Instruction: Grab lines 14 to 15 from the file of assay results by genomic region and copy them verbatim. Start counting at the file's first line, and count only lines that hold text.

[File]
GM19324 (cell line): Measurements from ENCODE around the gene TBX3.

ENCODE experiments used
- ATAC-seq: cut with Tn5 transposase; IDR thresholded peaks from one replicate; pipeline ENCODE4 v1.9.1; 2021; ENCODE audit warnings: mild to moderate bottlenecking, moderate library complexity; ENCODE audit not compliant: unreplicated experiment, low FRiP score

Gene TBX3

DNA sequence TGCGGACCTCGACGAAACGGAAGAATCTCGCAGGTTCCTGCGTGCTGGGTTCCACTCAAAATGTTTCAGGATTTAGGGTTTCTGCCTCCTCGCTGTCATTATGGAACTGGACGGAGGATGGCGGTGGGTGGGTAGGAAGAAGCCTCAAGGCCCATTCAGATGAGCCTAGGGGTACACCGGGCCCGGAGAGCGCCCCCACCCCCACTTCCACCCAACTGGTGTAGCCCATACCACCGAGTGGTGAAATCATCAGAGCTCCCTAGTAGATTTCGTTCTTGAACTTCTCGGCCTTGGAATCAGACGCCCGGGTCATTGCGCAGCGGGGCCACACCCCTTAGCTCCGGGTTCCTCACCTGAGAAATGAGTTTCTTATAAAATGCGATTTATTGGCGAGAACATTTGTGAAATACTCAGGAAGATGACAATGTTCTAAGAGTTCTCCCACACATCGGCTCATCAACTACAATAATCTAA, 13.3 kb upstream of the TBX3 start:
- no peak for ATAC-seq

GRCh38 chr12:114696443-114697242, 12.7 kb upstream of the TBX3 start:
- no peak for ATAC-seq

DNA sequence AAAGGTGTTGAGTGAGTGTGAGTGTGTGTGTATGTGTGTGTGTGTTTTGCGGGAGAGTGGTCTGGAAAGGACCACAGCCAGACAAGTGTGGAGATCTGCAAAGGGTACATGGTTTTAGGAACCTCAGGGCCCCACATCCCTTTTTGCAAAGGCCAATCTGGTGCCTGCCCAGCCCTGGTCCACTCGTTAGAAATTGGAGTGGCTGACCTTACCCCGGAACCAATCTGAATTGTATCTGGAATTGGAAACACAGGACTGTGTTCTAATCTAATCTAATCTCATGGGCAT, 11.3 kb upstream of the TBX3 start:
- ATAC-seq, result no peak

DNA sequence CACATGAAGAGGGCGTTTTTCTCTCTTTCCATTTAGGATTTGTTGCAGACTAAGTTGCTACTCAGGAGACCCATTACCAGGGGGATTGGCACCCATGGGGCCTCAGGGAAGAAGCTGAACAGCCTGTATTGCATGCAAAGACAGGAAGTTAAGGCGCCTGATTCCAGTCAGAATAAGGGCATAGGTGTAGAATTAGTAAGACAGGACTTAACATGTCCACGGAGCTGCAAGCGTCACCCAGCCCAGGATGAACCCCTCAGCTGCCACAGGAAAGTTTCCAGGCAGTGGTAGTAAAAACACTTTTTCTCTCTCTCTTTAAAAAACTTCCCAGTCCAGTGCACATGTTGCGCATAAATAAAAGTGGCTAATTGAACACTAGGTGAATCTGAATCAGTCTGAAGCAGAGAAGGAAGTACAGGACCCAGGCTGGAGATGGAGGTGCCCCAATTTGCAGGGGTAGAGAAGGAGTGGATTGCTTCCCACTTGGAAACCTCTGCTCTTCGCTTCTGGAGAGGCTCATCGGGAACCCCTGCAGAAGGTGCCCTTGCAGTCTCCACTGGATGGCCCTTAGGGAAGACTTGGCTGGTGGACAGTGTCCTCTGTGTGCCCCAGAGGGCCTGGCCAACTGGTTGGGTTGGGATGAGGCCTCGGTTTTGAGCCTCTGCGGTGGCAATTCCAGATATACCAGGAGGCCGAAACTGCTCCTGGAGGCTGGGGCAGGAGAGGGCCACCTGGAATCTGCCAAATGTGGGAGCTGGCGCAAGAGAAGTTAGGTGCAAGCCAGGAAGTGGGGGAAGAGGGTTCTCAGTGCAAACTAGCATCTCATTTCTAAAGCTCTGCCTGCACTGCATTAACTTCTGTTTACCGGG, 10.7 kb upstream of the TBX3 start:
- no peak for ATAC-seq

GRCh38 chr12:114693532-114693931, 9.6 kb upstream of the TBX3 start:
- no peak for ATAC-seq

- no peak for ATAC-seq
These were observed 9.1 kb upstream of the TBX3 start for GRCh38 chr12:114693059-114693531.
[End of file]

- no peak for ATAC-seq

- no peak for ATAC-seq